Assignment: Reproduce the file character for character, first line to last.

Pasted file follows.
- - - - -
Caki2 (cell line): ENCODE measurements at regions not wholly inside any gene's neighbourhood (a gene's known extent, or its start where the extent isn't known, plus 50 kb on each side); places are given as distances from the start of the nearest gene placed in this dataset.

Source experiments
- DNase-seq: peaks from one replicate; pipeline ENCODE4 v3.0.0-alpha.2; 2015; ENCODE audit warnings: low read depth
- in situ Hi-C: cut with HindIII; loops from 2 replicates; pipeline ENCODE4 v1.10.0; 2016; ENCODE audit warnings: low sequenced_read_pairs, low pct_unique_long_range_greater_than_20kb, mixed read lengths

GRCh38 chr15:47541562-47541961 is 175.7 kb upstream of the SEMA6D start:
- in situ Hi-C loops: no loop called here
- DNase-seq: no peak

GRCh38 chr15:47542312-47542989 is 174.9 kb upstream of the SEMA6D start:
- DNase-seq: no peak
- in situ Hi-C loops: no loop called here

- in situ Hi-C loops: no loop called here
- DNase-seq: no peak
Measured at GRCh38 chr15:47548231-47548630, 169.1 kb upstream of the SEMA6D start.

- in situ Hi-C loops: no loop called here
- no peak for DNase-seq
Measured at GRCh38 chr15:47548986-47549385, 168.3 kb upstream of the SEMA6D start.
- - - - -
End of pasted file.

Caki2 (cell line): ENCODE measurements at regions not wholly inside any gene's neighbourhood (a gene's known extent, or its start where the extent isn't known, plus 50 kb on each side); places are given as distances from the start of the nearest gene placed in this dataset.

Source experiments
- DNase-seq: peaks from one replicate; pipeline ENCODE4 v3.0.0-alpha.2; 2015; ENCODE audit warnings: low read depth
- in situ Hi-C: cut with HindIII; loops from 2 replicates; pipeline ENCODE4 v1.10.0; 2016; ENCODE audit warnings: low sequenced_read_pairs, low pct_unique_long_range_greater_than_20kb, mixed read lengths

GRCh38 chr15:47541562-47541961 is 175.7 kb upstream of the SEMA6D start:
- in situ Hi-C loops: no loop called here
- DNase-seq: no peak

GRCh38 chr15:47542312-47542989 is 174.9 kb upstream of the SEMA6D start:
- DNase-seq: no peak
- in situ Hi-C loops: no loop called here

- in situ Hi-C loops: no loop called here
- DNase-seq: no peak
Measured at GRCh38 chr15:47548231-47548630, 169.1 kb upstream of the SEMA6D start.

- in situ Hi-C loops: no loop called here
- no peak for DNase-seq
Measured at GRCh38 chr15:47548986-47549385, 168.3 kb upstream of the SEMA6D start.